LA Police to Investigate Threats to Octuplet Mom
This image made from a 2006 video provided by KTLA shows Nadya Suleman speaking at a fertility clinic in Los Angeles. (AP Photo/KTLA)
Shaya Tayefe Mohajer / AP
February 12, 2009
“One thing that keeps me from jumping out the window is that we’ve heard from many people offering some kind of support: clothing, food, financial or other help,” Furtney said.
Suleman has been supporting her six other children with $490 a month in food stamps and receives Social Security disability payments for three of the youngsters that could total $2,379 a month.
She has estimated her in vitro fertilization procedures have cost $100,000.
Suleman has said she saved for the treatments by working double shifts and also used money from a disability award exceeding $165,000 that she received after an on-the-job back injury.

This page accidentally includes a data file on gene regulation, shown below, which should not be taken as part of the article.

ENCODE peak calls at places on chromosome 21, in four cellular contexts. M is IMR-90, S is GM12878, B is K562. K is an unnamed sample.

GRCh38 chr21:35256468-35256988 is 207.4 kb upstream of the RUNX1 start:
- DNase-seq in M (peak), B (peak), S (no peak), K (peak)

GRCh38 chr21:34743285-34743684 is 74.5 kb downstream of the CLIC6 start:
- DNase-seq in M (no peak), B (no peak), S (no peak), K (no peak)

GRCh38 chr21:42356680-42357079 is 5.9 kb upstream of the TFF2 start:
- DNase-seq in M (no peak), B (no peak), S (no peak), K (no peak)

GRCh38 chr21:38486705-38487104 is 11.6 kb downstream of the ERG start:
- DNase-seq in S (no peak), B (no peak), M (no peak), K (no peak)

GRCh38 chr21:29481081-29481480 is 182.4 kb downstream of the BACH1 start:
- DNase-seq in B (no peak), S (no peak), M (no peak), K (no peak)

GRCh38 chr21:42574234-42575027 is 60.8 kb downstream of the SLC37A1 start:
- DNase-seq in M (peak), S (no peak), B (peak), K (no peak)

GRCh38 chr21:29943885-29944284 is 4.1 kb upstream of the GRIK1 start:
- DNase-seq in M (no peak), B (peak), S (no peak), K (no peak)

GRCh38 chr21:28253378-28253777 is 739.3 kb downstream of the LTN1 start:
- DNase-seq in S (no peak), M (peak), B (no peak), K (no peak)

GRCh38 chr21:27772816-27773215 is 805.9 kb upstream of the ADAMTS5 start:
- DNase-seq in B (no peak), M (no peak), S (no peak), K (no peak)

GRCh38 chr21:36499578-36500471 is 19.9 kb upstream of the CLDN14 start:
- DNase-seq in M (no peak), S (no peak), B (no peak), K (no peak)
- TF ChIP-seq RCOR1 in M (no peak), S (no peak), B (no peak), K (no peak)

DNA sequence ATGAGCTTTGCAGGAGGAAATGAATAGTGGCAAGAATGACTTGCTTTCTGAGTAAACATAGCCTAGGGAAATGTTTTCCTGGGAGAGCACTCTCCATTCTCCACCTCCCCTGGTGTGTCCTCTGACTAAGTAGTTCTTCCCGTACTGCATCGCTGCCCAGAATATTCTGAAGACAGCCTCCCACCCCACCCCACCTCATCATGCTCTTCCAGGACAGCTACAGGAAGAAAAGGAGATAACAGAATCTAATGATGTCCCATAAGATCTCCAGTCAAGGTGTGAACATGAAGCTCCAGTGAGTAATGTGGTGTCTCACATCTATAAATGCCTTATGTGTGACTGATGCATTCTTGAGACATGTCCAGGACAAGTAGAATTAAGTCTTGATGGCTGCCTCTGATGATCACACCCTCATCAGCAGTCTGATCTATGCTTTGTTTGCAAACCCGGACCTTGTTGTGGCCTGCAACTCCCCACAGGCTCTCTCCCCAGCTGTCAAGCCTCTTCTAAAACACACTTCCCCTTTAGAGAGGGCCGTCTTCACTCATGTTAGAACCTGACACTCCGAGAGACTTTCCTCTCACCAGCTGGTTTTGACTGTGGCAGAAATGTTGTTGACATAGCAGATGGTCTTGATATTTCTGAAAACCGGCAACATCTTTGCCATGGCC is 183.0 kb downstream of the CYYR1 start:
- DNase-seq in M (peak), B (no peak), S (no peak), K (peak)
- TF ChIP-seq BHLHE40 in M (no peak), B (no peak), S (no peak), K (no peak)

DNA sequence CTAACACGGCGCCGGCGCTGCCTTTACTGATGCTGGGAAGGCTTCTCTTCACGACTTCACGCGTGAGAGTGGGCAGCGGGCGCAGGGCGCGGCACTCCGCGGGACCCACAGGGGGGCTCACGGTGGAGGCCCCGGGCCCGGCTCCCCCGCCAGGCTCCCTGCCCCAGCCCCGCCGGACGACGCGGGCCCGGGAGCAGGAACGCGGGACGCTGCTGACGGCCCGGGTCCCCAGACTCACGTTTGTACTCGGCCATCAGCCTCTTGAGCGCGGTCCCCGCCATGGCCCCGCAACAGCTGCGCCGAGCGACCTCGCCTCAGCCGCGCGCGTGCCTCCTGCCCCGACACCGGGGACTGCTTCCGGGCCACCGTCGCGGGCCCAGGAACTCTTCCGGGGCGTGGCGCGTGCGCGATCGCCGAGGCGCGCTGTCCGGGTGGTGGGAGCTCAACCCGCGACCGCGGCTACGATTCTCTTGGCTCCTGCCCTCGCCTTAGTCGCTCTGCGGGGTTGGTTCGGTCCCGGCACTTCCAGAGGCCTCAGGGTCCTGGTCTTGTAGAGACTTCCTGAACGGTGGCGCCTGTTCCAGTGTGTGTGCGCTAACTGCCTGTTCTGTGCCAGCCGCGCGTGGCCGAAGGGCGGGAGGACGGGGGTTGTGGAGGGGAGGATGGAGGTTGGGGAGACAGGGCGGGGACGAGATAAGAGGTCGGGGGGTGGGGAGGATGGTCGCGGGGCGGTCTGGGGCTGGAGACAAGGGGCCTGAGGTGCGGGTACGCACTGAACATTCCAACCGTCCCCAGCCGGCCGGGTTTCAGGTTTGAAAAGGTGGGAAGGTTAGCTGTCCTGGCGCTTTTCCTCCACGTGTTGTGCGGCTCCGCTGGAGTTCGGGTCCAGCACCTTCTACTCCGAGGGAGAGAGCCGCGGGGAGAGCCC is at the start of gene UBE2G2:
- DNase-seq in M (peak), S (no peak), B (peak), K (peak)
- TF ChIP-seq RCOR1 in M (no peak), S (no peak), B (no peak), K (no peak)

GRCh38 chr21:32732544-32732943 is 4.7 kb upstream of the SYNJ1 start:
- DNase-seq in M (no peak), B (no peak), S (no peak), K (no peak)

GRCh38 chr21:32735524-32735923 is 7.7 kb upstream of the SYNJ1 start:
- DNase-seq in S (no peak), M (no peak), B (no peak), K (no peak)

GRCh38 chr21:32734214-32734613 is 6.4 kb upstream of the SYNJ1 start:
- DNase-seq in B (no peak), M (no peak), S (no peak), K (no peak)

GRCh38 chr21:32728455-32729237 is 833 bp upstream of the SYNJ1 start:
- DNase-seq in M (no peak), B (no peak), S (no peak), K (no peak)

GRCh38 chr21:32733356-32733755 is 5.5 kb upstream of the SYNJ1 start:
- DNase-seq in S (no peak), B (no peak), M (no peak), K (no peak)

The benefits were discontinued last year.
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The Suleman octuplets’ medical costs have not been disclosed, but in 2006, the average cost for a premature baby’s hospital stay in California was $164,273, according to the U.S. Department of Health and Human Services. Eight times that equals $1.3 million.
For a single mother, the cost of raising 14 children through age 17 ranges from $1.3 million to $2.7 million, according to the U.S. Department of Agriculture.
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